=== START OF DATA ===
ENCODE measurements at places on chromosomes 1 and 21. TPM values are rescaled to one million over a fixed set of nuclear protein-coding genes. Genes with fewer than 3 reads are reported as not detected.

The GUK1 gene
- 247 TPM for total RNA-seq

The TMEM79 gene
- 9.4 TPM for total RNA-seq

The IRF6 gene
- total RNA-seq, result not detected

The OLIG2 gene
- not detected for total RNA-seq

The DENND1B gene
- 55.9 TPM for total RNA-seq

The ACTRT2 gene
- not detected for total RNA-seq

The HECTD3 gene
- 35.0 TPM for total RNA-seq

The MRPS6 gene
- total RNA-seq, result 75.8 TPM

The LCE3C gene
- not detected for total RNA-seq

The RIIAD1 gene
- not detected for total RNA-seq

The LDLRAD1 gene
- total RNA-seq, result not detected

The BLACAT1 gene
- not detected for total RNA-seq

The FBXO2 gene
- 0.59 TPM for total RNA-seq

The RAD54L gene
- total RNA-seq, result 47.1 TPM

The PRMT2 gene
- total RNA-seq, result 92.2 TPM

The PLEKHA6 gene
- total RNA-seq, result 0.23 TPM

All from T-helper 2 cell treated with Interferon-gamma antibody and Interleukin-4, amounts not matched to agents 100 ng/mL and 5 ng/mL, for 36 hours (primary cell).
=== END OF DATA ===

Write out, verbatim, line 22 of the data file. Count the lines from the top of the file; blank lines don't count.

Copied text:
The LDLRAD1 gene